NOROVIRUS is a highly-infectious bug often referred to as the "winter vomiting bug".
But although most common in the colder months, cases are currently surging across the UK, with outbreaks particularly in childcare settings.
Health chiefs have warned parents particularly to keep an eye out for the symptoms, as schools can see cases spread quickly.
With Covid cases still high across the UK, it means Brits have to be on high alert to another type of sickness.
But what are the symptoms of norovirus and how long does it last? Here’s what you need to know about the unpleasant virus…
What is norovirus?
Norovirus is one of the most common stomach bugs in the UK and is also referred to as “the winter vomiting bug”, although it can affect people all year round.
It is very unpleasant but it usually clears itself up in a few days.
There were already far more incidents reported to its experts than would be expected in summer.
Cases started to increase in June and were “notably higher” in under fives.
In July, cases were 43 per cent higher than the average year.
Cases are expected to explode further as winter nears and Brits are mingling more.
Health bosses said that while young children have mainly been hit by the bug, there has been a rise in infections across all age groups.
What are the symptoms of norovirus?
According to the NHS website, you are likely to have caught norovirus if you experience a sudden sick feeling, projectile vomiting and watery diarrhoea.
The main symptoms are:
- Feeling sick (nausea)
- Being sick (vomiting)
You may also have:
- A high temperature
- A headache
- Aching arms and legs
How long do norovirus symptoms last?
Norovirus symptoms usually start between 12 and 48 hours of being infected with the bug.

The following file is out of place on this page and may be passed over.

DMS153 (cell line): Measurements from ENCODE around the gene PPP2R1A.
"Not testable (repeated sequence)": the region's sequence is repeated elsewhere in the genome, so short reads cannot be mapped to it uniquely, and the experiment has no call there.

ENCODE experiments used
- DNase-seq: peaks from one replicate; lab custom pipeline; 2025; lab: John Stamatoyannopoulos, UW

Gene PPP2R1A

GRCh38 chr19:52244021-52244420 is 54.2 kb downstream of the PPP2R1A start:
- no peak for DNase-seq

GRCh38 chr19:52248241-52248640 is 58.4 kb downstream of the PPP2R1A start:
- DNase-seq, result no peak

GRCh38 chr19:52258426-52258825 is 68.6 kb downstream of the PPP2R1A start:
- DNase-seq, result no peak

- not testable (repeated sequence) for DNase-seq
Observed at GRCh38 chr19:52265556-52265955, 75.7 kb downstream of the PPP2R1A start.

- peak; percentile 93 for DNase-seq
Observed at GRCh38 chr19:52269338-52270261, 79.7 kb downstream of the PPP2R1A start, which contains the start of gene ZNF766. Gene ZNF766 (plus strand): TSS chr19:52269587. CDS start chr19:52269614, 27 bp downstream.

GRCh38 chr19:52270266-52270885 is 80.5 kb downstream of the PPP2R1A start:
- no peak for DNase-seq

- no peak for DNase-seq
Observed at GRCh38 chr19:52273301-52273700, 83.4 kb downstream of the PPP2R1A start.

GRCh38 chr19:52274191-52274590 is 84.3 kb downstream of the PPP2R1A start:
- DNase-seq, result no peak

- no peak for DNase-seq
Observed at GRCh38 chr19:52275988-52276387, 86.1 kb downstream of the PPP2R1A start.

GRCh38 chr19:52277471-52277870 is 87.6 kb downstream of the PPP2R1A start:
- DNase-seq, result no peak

Most people will start to feel better in two to three days.
The NHS says: "Stay off school or work until you have not been sick or had diarrhoea for at least 2 days. This is when you're most infectious.
"Do not visit hospitals or care homes during this time."
There are some unfortunate cases in which the virus can linger in the intestines for weeks – or even months.
And you should get advice by ringing 111 if you are still throwing up after two days, or having diarrhoea for more than seven days.
The same goes for children, and it is important to keep out for dehydration signs, especially if this isn't fixed with oral rehydration sachets.
Call 999 if you or your child's sick has blood in it, is green or yellow or looks like ground coffee. Signs like a stiff neck, pain when looking at lights or a sudden severe headache or stomach ache also warrant calling 999, the NHS says.
How does norovirus spread?
The virus easily spreads around public places and is transmitted when a tiny particle of vomit or poo from an infected person gets into someone else’s mouth.
That sounds a bit gross and unlikely but it can happen – in particular when you touch a contaminated surface and then put your hand in your mouth – or if you eat food which has been contaminated.
You can also catch it if you are in close proximity to an infected person and they breathe on you.
How do you get rid of norovirus?
There is no cure but the symptoms do often pass after a couple of days.
If you think you have contracted it contact NHS direct but stay at home, as you won’t be offered any treatment in hospital and you could put others at risk by being there.
You can ease the symptoms by doing a few things:
- Drink plenty of fluids and avoid getting dehydrated
- Take paracetamol to ease aches and pains
- Rest – a lot
- Eat plain foods (if you can manage eating)
- Rehydrate with rehydration salts which you can buy in a sachet
- Adults can take antidiarrhoeal tablets
Norovirus can spread very quickly, so you should wash your hands regularly while you're ill.
Prof Saheer Gharbia, deputy director of PHE's national infection service, said: "As with Covid-19, hand washing is really important to help stop the spread of this bug.
"But remember, unlike for Covid-19 alcohol gels do NOT kill off norovirus so soap and water is best."
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